Willie exercise daily, jogging, stretching, jumping rope. He can make the speed bag rattle like a snare drum. A few weeks earlier he went three rounds with former heavy weight Tex Cobb, and he is about to get his brown belt in tai kwon do. Onstage the previous night, without warning, Willie kicked a microphone off a stand higher than his head. This is a regular part of the show, and his audience roared its approval. How many geezers can high-kick like a majorette?

As we talk, Willie squeezes a rubber ball, releasing nervous energy. “I have so much energy that it gets to be a problem,” he says. “I don’t smoke week to get high; I smoke it to take the edge off, to level out, so I’m not out there like a turkey sticking his head into everything.” Though this natural energy is part of his creative process, it must obey the laws of physics; the action of whiskey, women, music, and life on the road eventually produces the reaction of self-destruction.

Anyone who has spent time with Willie knows that he is as tightly wound as he is mellow. Bud Shrake, who helped Willie put together his autobiography, told me, “Willie has a violent temper. He gets so furious his eyes turn black, and he has to leave the room or kill somebody.” In the book, Willie tells about a twenty-minute bloody brawl in a parking lot in Phoenix after a concert, some irate husband swinging a crescent wrench and Willie defending himself with a two-by-four. “Having a temper is like being an alcoholic,” he says. “You always know its there.” He has learned to control his temper, or at least modify it. His mantra in the nineties is positive thinking. As he counsels in one of his songs: “Remember the good times/ They’re smaller in number, and easier to recall.”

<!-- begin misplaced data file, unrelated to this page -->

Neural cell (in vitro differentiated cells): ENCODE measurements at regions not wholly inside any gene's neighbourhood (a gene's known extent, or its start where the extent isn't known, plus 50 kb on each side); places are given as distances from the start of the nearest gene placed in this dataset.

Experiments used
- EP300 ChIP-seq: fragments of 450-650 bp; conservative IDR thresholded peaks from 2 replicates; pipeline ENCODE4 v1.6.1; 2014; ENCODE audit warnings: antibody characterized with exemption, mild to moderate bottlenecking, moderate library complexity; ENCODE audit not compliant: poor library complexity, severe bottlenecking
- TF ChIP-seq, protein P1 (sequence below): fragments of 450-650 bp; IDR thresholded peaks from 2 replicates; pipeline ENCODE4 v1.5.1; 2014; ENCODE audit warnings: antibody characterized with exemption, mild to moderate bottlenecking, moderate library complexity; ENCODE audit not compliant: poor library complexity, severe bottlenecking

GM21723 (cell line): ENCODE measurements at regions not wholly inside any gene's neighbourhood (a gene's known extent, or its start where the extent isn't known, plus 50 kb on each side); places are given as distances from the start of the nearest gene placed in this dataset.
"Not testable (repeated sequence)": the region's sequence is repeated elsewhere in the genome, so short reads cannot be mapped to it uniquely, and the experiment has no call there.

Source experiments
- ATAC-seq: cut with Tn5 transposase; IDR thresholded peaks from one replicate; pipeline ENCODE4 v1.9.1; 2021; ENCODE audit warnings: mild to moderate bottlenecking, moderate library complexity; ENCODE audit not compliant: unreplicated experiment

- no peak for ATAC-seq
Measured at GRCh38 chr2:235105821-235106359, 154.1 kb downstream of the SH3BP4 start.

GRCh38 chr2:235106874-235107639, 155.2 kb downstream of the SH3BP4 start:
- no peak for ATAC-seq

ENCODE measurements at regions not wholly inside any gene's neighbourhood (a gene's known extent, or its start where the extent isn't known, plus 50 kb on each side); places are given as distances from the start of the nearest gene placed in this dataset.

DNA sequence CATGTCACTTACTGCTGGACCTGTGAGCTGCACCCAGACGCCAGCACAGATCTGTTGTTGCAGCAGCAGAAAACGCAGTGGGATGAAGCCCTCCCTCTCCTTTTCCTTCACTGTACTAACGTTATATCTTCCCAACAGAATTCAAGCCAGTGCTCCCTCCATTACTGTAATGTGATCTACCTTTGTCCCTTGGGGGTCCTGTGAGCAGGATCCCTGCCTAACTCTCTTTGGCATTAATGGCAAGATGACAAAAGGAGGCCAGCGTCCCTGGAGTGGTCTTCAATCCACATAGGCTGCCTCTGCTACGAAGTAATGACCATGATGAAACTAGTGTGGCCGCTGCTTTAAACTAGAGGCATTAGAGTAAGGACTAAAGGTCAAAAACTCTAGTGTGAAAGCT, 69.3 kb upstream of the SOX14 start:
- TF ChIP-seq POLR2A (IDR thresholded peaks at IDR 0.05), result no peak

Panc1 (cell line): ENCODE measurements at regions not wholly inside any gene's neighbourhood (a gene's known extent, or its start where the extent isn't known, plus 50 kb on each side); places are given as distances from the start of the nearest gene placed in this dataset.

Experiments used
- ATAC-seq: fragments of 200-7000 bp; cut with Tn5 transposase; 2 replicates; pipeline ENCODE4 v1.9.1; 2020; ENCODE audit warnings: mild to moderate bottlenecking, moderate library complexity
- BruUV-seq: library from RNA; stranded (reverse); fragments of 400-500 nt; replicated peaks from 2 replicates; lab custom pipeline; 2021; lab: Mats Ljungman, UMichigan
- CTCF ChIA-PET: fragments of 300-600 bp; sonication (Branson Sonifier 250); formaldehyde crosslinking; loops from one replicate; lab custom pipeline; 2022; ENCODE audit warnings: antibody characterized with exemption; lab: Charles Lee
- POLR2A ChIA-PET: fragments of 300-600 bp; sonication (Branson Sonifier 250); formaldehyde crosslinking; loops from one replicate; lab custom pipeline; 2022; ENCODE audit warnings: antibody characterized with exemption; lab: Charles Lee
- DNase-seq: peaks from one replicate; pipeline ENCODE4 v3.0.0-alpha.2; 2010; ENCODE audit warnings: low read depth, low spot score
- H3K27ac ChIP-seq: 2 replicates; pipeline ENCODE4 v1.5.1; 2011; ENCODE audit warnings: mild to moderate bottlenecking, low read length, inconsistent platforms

Willie has battled his share of ailments — pneumonia four or five times; a collapsed lung that required surgery (he wrote the album Tougher than Leather in the hospital), followed by a relapse when he ripped out the stitches while on a movie set in Finland; chronic back pain that dates from stacking hay bales as a boy… but an uncanny survival instinct has enabled him to weather the raves of time. “I’ve never been healthier,” he assures me. “I’m at the top of my game. I’ve got no domestic problems to speak of, nothing tearing me apart. I’m enjoying life more than ever. Now is the most important time, as least t o me. If I start worrying about yesterday or tomorrow, I’ll get cancer and die.”